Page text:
Wednesday, February 3, 2010

Chrome's security model

Over the past few months I've been migrating away from Firefox and toward Chrome because I've grown bored of trying to figure out which tab is eating my CPU. I frequently keep a dozen or two tabs open because why not? It's not like a multi-gigahertz CPU and a dedicated graphics chip should have any trouble keeping a dozen or even a hundred web pages up to date, especially if I'm only looking at one of them.

Bill Gates or someone once said that if cars had progressed like computers they would run near light speed and get a zillion miles per gallon. An interesting statement coming from someone on the software side; to factor in software and complete the analogy you'd have the supercar dragging an asteroid behind it and its drive wheels wrapped in several alternating layers of duct tape and gauze.

But I digress.

I mean, I'm all for writing to a nice abstract garbage-collected virtual machine in a type-safe more-or-less high-level language with lots of support for encapsulation and other OO goodness, and I accept that in the real world that means accepting a performance hit. But does making programmability available to the at large really have to mean an all-too-typical script can suck the rest of the world into its vortex?

Sorry, digressing again.

Of course, in a couple of years the hardware will be faster, leaving the world temporarily in search of a way to squander the newly-minted extra cycles. But only temporarily ...

OK, OK, what was I going to say about Chrome and security?

Chrome, like other browsers, will remember passwords for you, a very handy feature. Unlike other browsers, it does not support a "master password" that you would have to type in before using or viewing these saved passwords. Google is quite adamant on this point. Has been for years.

Google's position is that they do encrypt the passwords as they're saved on disk. If you're using Chrome and someone steals your laptop, they're not going to be able to view your passwords unless they can log in as you. If you use your screen lock feature, that means any time you step away from your computer, your password file is protected just like everything else on your account.

Their further assertion is that adding a master password feature to the browser would only provide the appearance of further security. The saved passwords on disk are no more or less protected than before. Conversely, if you give your browser the master password and don't lock your screen, someone could then grab your laptop and log into any account of yours they liked.

On the other side, pretty much anyone who switches over to Chrome will notice that not only is there no master password, but the saved passwords panel in the options actually makes it easier to view saved passwords. This certainly looks like a gaping security hole at first blush. In particular, there's no indication that any encryption is going on, anywhere. Purely as a point of user interaction, having to type a password gives the impression, correct or not, that something secure is happening behind the scenes.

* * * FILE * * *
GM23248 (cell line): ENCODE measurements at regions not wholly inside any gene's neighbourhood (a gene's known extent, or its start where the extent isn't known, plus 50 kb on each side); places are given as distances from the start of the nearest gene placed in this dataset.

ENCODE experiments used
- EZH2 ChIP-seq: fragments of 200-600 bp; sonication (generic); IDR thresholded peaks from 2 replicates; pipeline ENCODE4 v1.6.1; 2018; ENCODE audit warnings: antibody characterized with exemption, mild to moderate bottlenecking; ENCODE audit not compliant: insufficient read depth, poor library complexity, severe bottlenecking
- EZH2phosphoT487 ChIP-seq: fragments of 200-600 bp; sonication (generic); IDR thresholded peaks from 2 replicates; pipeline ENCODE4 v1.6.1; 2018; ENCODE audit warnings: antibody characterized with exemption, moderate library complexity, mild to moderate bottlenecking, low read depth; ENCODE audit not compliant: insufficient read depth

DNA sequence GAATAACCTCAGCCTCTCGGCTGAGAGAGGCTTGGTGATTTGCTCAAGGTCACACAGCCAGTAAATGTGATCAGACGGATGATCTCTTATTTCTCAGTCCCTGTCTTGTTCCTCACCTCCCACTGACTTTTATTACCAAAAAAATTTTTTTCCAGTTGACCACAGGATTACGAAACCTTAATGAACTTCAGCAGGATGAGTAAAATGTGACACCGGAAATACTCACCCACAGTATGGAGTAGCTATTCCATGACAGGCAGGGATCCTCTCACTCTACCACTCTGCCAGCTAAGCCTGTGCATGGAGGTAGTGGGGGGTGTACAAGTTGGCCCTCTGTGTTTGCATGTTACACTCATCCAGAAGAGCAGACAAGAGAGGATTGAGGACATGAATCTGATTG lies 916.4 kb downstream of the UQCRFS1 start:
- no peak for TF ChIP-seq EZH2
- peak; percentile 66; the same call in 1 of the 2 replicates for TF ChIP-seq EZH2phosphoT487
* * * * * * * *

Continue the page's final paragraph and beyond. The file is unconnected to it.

After digging through all this, a couple of finer points came out:
  • On Windows, Chrome uses Windows' built-in encryption which is based on the currently logged-in user's credentials. Why reinvent the wheel? This is the security technology you're already trusting.
  • On Linux, and as far as I can tell on Mac OS as well, the encryption is stubbed out. There really isn't any encryption going on at all.
So, don't trust Chrome to keep passwords safe on Linux or Mac OS unless you're encrypting your disks wholesale. If not, anyone who steals your laptop can just mount the disk and read through ~/.config/google-chrome/Default/Web Data.

On Windows, your Chrome passwords are as safe as your account. If you don't have a password on your Windows account, you effectively don't have encrypted passwords. If your company knows the password for your account, they also know any passwords Chrome has saved. If you exit Chrome and hand your laptop over to your roommate's friend from out of town, you've handed them your saved passwords as well (they just have to restart Chrome).

From a strictly technical, by-the-book security standpoint, Google is right. But I'm still with the hordes of other users on this one. If you put locks on your house doors, you might still want to have a locked drawer on your desk, or a safe embedded in the concrete floor of the garage. Passwords to bank accounts and such are sensitive enough that it makes sense to raise the bar for them, if only slightly.

Yes, someone could still install a keylogger and yes, exiting Chrome or otherwise making it forget the master password is not much different from locking the screen and yes, the plaintext passwords will find themselves in RAM for at least small windows of time and yes, you probably should have a separate guest account for out-of-town friends of roommates. Be that as it may, Google can try to educate the world in the finer points of security models and attack surfaces, or it can give people what they want and pick up more market share from Firefox.

Frankly, I'm surprised they've held out this long.

1 comment:

David Hull said...

Note to self: much of this could have been written today, some not